What happens if the developer fails to complete an off the plan project by the sunset date?

There are two terms you should be familiar with if you are planning to purchase an off-the-plan house, apartment, or townhouse: off the plan and sunset date. An off the plan essentially means you are signing a contract to buy that property before it is built. As the purchaser of an off the plan, you can view the developer's plans, designs, and renders, but not actually see a physical building.

In an off the plan contract, there is a date in which the developer must deliver the property to the buyer. This is called the 'sunset date' where the developer must fulfil its final obligations prior to settlement and register subdivision plans by this day. In the case where a developer fails to complete the property by the sunset date, the sunset clause allows the buyer to terminate the contract without any penalty. At the same time, the sunset clause allows the developer to cancel the contract without a penalty if the property is not finished by the sunset date. Therefore, the sunset clause exists to protect both you and the developer.

Due to the recent property boom, developers have abused the sunset provision by deliberately delaying the completion of the building and registration of title by the sunset date. This allows them to resell the property at a higher market price. As a buyer, you enter an off the plan arrangement to lock in the property price in expectation of an increase in the property value. A developer can destroy this expectation by relying on the sunset clause. When this happens, you would lose your position in the market despite the deposit being refunded back to you. This is because the refunded money will no longer be sufficient to buy an equivalent property due to the surge in house prices.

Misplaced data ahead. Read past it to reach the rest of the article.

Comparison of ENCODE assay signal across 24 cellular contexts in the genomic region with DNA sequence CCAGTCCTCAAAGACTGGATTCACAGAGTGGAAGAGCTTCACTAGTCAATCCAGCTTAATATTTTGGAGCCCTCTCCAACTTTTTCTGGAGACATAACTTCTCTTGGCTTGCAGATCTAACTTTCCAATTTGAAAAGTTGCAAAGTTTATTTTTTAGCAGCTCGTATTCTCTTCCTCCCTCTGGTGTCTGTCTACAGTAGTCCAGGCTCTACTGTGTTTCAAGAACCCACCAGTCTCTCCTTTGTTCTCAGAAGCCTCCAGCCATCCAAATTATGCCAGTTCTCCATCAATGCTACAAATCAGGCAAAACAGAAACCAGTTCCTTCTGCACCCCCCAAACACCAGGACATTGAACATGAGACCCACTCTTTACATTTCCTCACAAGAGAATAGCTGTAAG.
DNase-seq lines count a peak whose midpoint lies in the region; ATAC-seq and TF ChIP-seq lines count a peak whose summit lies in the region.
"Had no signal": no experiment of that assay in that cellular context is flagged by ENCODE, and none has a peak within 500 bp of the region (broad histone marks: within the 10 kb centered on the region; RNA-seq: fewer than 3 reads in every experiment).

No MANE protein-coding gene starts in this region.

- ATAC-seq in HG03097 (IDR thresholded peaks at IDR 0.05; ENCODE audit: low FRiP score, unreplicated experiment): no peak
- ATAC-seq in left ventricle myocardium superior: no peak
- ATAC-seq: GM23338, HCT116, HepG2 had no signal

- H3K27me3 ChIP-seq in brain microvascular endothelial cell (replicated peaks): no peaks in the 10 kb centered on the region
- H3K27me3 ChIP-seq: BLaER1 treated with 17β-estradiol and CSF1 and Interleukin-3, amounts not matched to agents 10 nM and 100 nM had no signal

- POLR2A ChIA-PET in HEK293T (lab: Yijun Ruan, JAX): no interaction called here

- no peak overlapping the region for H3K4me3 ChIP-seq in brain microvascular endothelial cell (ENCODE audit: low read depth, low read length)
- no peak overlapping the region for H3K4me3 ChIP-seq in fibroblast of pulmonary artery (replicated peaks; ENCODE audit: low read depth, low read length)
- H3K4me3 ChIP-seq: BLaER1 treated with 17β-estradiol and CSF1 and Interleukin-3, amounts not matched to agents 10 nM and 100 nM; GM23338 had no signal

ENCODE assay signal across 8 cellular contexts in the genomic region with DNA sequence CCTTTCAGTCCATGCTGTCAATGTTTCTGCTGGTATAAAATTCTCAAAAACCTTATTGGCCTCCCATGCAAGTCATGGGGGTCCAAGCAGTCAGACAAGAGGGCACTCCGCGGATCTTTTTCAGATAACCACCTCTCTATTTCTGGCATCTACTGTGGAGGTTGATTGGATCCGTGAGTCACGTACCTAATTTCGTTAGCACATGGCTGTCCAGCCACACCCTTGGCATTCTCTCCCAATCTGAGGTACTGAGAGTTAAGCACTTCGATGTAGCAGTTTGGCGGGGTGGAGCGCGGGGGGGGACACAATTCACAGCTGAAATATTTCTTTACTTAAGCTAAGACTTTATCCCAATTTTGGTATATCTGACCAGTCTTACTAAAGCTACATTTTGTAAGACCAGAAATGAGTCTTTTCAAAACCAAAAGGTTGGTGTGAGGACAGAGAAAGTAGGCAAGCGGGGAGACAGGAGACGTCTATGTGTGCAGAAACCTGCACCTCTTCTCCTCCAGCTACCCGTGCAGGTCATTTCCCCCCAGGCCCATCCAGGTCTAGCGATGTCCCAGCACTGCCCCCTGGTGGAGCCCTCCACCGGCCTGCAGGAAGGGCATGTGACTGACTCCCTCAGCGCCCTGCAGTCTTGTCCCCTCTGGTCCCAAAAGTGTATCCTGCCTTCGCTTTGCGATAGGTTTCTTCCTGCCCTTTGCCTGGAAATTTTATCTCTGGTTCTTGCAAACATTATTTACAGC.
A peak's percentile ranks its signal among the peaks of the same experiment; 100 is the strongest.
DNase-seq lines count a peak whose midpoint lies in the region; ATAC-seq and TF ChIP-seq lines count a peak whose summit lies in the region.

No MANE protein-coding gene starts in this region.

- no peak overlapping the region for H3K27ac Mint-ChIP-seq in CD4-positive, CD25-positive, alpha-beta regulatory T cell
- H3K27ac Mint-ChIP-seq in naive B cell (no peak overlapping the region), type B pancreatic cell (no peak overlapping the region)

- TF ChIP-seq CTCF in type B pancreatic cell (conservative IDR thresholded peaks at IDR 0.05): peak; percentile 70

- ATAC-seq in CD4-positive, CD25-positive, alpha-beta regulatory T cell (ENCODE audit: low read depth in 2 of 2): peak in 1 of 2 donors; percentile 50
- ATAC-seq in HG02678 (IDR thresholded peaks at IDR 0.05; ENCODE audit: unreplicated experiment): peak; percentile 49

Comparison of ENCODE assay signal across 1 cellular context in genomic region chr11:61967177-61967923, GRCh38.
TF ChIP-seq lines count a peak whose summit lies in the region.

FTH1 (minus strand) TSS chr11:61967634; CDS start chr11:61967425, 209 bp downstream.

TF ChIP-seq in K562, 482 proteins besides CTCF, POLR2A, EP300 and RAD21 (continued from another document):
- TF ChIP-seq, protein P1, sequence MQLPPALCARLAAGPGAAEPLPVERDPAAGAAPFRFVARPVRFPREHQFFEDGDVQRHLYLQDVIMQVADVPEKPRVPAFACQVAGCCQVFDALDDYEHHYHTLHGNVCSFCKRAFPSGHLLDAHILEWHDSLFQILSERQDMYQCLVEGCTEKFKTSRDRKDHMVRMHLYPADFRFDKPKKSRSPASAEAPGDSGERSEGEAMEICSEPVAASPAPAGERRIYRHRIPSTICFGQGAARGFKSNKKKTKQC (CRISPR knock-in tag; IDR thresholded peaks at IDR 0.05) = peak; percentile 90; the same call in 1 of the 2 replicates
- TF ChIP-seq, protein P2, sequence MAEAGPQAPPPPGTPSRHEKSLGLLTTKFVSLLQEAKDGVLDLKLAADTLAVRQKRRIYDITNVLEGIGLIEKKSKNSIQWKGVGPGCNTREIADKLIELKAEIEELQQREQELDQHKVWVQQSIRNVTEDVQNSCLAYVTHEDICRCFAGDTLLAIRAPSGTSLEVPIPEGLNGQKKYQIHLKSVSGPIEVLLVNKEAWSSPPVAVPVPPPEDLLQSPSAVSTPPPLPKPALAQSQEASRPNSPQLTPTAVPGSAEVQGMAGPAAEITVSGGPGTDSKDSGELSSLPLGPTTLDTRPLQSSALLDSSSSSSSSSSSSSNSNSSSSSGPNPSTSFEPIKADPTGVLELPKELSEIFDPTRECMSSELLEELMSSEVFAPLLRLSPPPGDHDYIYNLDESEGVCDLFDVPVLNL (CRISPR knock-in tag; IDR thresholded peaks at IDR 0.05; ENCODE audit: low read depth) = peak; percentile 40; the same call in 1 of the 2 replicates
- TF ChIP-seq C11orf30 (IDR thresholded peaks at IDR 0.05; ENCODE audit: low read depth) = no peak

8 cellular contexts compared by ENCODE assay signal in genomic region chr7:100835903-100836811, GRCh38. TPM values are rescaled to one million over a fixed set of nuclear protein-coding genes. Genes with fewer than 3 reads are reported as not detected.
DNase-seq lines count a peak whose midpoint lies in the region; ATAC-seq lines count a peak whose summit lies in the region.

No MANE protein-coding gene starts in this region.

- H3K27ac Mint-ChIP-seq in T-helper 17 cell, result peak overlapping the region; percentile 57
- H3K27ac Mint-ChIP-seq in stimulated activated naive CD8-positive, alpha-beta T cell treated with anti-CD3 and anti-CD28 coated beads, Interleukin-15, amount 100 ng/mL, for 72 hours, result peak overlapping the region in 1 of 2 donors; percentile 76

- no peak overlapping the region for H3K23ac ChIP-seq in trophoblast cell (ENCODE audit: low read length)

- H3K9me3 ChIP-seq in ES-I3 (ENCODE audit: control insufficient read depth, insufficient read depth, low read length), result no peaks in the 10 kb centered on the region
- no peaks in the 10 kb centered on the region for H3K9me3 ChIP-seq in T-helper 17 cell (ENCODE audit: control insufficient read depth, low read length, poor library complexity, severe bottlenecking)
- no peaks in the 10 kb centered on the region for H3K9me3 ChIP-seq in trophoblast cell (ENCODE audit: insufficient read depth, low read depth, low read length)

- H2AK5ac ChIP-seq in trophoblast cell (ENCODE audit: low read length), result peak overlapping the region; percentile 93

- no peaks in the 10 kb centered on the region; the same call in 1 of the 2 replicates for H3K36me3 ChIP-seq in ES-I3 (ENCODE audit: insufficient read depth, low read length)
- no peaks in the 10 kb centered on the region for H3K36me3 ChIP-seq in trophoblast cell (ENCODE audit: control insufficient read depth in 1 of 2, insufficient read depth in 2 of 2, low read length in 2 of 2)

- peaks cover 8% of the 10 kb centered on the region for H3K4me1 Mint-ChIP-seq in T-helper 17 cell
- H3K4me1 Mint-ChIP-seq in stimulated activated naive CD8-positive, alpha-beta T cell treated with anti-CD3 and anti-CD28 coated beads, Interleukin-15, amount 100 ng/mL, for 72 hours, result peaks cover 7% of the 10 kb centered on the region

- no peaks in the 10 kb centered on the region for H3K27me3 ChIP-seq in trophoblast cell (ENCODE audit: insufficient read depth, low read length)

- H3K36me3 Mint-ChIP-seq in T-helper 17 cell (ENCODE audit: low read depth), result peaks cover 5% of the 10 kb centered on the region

A relevant example was what happened in Gold Coast where multiple buyers of off the plan properties of the Hillview Estate on Pitta Street signed contracts and paid deposits in 2020. Since signing the contract, buyers engaged builders to construct their home, conducted soil tests, purchased furniture, and engaged pool builders. The properties were expected to be ready by March 2022. However, Metacap Developments unfairly terminated the contracts by relying on the sunset clause.

Recently, in NSW, legislative changes were made to section 66ZL of the Conveyancing Act 1919 (NSW) to address this unfair practice of developers. The new provision of the law requires buyers to consent in writing to the rescission of a contract or alternatively, the developer must obtain an order of the Supreme Court to rescind the contract. In either case, this regulatory change prevents fraudulent developers from rescinding contracts using the sunset clause to make windfall profits.

Just like NSW, Queensland is likely to introduce new changes into the law to address this issue. According to Queensland Attorney-General, Shannon Fentiman, Queensland's property rules is undergoing comprehensive review to address this issue.

Until the change to the law is introduced, please seek legal advice when purchasing an off-the-plan property.


This article does not create a Client/Attorney relationship neither is it a legal advice. The information contained in this article is for information purposes only. Readers are advised to seek from qualified Legal Practitioners, legal counselling to any questions or concerns arising from their specific factual situation. You can reach Solomons Legal at info@solomonslegal.com.au or +61 7 3117 9433 and our team will be happy to assist and advise you with your house purchase process.

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